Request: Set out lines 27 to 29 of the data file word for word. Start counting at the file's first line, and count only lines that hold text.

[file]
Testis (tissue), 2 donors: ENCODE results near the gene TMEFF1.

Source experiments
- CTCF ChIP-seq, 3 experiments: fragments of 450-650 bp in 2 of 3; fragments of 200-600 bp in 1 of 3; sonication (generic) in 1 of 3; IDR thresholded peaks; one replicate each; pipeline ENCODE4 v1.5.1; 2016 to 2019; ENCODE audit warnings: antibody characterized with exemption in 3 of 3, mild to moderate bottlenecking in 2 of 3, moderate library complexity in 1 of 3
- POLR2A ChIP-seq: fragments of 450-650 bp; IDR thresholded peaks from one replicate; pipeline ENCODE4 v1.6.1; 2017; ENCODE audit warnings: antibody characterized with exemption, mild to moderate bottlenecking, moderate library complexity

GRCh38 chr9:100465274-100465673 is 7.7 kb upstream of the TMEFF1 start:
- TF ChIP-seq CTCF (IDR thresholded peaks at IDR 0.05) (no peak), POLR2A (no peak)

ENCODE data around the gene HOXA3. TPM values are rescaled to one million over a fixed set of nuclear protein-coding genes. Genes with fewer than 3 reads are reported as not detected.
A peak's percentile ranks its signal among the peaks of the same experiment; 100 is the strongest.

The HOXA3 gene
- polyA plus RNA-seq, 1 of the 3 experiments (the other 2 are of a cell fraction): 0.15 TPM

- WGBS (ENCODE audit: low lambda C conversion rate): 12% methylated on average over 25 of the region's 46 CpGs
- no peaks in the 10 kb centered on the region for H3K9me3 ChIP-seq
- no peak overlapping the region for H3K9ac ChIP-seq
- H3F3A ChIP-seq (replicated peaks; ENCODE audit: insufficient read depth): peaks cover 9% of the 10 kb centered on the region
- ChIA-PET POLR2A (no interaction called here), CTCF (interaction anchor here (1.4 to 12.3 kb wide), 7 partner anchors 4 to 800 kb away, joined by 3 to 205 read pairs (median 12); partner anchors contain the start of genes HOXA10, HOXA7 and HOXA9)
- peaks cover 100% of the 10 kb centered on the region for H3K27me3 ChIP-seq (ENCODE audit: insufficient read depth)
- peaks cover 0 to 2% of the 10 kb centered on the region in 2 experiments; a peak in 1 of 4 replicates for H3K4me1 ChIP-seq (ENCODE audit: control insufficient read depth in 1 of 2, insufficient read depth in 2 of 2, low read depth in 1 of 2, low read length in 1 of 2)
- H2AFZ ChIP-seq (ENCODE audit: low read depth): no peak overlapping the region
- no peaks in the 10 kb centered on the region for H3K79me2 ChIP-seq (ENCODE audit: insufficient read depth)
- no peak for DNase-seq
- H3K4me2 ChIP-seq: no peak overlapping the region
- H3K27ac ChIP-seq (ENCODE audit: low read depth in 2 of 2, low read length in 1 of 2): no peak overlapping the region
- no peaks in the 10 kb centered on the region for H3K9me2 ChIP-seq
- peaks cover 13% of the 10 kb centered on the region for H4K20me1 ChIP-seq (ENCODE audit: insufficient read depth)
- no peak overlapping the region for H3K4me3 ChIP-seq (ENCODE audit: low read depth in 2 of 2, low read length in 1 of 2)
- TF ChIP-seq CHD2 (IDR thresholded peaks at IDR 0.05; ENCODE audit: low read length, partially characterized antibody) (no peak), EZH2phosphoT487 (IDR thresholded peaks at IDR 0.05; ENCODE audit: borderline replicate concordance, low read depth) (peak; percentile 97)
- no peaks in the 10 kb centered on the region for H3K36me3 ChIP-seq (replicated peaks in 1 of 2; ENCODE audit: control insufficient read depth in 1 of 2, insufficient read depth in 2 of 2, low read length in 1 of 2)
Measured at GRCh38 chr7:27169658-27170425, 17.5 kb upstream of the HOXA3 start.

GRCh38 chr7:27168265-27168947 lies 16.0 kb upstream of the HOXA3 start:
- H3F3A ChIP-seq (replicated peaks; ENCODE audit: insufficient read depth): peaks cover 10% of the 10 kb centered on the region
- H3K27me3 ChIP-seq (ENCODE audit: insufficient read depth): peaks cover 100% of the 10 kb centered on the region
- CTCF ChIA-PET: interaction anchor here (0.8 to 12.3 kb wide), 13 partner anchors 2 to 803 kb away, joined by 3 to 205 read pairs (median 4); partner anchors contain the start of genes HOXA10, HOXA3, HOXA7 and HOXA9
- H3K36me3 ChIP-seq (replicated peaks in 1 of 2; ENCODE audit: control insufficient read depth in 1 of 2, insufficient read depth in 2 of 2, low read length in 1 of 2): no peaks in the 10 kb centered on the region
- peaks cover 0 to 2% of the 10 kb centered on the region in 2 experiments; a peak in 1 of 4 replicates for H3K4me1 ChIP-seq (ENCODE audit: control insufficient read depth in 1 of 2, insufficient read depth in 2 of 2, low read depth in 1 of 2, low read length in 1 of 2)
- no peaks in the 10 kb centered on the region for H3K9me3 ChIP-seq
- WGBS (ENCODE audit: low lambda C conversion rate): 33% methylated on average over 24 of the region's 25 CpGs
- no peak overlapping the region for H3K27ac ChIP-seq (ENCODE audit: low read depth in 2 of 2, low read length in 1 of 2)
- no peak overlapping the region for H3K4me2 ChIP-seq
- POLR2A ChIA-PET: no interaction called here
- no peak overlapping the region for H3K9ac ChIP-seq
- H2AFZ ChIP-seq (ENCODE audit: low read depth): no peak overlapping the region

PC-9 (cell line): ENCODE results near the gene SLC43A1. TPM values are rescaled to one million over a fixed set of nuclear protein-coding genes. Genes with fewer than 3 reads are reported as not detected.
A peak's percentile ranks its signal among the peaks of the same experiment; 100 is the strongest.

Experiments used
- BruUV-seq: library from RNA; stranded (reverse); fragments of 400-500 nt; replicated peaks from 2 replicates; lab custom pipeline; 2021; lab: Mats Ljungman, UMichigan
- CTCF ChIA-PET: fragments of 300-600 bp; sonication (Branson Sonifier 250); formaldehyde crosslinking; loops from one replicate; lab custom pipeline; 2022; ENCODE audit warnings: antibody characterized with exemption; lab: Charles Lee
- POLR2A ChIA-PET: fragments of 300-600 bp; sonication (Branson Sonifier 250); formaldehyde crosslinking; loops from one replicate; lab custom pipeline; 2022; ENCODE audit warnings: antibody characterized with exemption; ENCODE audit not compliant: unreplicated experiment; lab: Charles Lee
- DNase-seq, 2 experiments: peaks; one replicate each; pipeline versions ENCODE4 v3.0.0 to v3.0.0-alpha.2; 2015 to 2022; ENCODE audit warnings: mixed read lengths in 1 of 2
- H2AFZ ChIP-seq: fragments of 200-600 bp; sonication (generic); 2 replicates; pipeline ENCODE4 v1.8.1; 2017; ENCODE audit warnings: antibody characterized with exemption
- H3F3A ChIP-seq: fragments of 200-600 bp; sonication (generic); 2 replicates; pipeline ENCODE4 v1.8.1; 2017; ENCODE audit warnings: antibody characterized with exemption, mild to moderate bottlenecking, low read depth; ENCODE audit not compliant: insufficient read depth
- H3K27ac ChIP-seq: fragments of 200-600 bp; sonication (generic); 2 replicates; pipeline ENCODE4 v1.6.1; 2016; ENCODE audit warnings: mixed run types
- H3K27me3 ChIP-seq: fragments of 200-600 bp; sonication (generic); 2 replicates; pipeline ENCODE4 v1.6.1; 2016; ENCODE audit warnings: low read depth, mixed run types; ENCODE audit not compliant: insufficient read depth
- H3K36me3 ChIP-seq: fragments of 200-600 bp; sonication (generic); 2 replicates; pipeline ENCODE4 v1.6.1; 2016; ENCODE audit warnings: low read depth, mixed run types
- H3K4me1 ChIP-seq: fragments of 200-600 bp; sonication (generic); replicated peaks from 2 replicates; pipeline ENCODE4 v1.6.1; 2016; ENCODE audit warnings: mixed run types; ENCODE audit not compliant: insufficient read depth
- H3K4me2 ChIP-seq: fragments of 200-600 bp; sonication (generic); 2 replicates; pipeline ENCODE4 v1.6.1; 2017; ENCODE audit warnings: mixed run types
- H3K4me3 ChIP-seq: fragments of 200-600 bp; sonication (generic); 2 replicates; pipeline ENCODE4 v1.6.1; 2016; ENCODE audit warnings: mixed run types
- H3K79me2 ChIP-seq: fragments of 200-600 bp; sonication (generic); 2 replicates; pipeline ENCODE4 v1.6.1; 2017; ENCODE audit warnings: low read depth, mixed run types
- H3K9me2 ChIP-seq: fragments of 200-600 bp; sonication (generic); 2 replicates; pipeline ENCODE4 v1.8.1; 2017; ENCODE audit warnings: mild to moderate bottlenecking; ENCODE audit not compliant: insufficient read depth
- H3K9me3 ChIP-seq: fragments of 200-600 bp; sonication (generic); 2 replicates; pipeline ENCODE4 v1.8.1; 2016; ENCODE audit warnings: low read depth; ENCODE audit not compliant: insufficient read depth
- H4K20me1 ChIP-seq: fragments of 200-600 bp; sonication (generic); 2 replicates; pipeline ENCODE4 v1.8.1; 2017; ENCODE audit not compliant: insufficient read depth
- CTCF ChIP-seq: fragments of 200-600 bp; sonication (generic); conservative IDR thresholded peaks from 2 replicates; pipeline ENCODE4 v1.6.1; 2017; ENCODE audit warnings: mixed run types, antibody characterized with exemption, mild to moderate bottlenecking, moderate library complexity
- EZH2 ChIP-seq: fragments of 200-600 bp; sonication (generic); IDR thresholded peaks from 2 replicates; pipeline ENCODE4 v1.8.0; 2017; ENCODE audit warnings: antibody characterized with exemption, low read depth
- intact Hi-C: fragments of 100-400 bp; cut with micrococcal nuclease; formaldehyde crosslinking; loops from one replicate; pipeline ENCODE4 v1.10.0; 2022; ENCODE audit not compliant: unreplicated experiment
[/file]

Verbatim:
- no peaks in the 10 kb centered on the region for H3K36me3 ChIP-seq (replicated peaks in 1 of 2; ENCODE audit: control insufficient read depth in 1 of 2, insufficient read depth in 2 of 2, low read length in 1 of 2)
Measured at GRCh38 chr7:27169658-27170425, 17.5 kb upstream of the HOXA3 start.

GRCh38 chr7:27168265-27168947 lies 16.0 kb upstream of the HOXA3 start: